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Monodisperse Nanoparticles from Self-Assembling Amphiphilic Cyclodextrins: Modulable Tools for the Encapsulation and Controlled Release of Pharmaceuticals

[ Vol. 8 , Issue. 4 ]

Author(s):

Alejandro Mendez-Ardoy, Marta Gomez-Garcia, Annabelle Geze, Jean-Luc Putaux, Denis Wouessidjewe, Carmen Ortiz Mellet, Jacques Defaye, Jose M. Garcia Fernandez and Juan M. Benito   Pages 524 - 532 ( 9 )

Abstract:


Selective chemical functionalization of cyclodextrins (CDs) is a readily amenable methodology to produce amphiphilic macromolecules endowed with modulable self-organizing capabilities. Herein, the synthesis of well-defined amphiphilic CD derivatives, with a “skirt-type” architecture, that incorporate long-chain fatty esters at the secondary hydroxyl rim and a variety of chemical functionalities (e. g. iodo, bromo, azido, cysteaminyl or isothiocyanato) at the primary hydroxyls rim is reported. Nanoprecipitation of the new CD facial amphiphiles, or binary mixtures of them, resulted in nanoparticles with average hydrodynamic diameters ranging from 100 to 240 nm that were stable in suspension for several months. The precise size, zeta potential and topology of the nanoparticles are intimately dependent on the functionalization pattern at the CD scaffold. Highly efficient molecular encapsulation capabilities of poorly bioavailable drugs such as diazepam (DZ) were demonstrated for certain derivatives, the drug release profile being dependent on the type of formulation (nanospheres or nanocapsules). The efficiency and versatility of the synthetic strategy, together with the possibility of exploiting the reactivity of the functional groups at the nanoparticle surface, offer excellent opportunities to further manipulate the carrier capabilities of this series of amphiphilic CDs from a bottom-up approach.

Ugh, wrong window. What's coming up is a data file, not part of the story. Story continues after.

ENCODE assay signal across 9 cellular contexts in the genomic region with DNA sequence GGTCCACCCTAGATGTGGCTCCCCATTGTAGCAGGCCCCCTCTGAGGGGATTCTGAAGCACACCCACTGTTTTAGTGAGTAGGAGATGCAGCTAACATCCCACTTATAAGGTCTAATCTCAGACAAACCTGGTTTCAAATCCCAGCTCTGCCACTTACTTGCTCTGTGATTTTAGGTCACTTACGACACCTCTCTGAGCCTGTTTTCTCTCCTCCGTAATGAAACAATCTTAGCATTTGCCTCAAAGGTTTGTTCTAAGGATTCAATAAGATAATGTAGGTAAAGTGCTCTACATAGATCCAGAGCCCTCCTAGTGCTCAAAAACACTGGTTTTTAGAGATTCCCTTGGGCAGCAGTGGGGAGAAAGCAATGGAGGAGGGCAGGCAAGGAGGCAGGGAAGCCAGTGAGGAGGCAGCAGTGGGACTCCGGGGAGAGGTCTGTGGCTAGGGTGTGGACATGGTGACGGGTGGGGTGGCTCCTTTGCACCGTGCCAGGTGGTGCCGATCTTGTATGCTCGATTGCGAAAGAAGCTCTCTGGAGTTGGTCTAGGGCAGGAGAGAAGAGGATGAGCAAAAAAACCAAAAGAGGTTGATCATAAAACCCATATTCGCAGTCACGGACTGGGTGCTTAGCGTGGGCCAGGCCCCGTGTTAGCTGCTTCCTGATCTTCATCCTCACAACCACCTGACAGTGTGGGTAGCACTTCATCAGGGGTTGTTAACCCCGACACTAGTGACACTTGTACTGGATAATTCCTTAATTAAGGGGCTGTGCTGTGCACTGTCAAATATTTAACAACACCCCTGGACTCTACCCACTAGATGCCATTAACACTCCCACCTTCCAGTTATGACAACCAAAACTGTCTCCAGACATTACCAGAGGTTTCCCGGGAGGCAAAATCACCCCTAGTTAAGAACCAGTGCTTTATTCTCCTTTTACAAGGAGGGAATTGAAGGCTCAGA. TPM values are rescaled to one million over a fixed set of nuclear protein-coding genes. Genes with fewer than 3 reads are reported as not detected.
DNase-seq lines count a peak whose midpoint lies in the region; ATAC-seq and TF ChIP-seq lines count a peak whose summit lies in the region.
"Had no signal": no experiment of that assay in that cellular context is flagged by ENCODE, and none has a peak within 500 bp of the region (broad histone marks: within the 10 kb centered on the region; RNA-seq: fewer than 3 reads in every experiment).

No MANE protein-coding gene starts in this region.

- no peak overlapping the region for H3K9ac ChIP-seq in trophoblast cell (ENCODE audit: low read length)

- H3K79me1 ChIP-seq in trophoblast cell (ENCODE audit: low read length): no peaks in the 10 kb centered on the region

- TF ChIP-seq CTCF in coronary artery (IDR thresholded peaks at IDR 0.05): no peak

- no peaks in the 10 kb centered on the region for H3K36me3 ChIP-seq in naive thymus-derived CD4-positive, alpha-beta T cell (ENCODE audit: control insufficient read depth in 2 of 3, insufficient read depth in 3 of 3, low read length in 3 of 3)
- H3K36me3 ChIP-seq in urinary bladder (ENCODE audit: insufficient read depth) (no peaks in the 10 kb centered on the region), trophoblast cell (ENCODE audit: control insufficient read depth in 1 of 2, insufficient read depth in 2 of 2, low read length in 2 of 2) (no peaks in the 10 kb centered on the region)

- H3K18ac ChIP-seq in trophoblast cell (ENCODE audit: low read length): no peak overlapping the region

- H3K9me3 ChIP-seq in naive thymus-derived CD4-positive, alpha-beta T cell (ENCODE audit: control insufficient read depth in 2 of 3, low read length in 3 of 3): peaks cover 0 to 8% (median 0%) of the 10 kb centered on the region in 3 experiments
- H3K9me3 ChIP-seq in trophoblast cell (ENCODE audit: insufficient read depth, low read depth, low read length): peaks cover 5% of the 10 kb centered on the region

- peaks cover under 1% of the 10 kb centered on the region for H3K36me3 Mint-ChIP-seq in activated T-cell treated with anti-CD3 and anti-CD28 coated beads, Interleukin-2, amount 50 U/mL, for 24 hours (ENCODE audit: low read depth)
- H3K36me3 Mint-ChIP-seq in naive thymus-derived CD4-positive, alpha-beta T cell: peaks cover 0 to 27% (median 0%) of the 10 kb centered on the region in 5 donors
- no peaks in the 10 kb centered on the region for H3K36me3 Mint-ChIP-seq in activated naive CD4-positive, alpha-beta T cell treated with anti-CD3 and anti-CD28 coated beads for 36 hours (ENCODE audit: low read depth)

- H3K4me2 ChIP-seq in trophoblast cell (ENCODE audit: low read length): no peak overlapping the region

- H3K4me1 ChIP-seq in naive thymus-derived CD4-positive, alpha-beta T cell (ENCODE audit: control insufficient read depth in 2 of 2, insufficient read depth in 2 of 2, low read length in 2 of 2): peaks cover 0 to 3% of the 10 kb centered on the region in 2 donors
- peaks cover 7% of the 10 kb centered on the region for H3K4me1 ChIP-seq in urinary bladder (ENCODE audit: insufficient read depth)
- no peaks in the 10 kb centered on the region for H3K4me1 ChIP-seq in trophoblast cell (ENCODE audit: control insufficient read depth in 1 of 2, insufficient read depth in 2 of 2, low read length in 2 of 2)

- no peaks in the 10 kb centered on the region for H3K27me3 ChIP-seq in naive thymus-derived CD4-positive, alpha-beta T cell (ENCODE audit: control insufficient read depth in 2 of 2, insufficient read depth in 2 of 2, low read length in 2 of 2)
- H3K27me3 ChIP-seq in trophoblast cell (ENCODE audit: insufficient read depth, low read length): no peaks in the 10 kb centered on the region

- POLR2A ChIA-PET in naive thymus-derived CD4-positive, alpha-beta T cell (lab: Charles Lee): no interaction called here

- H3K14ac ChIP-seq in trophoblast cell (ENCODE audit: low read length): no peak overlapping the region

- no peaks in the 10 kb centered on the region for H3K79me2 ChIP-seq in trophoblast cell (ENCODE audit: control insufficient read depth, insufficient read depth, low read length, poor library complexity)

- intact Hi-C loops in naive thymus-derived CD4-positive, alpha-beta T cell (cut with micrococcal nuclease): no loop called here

Keywords:

Cyclodextrins, controlled drug release, drug delivery, facial amphiphiles, nanoparticles, nanospheres, nanocapsules, self-assembly, Nanoprecipitation, amphiphiles

Affiliation:

Dept. de Pharmacochimie Moleculaire, Institut de Chimie Moleculaire de Grenoble (CNRS – Univ. de Grenoble, UMR 5063, FR 2607), Bat. E Andre Rassat, BP 53, F-38041 Grenoble, France.



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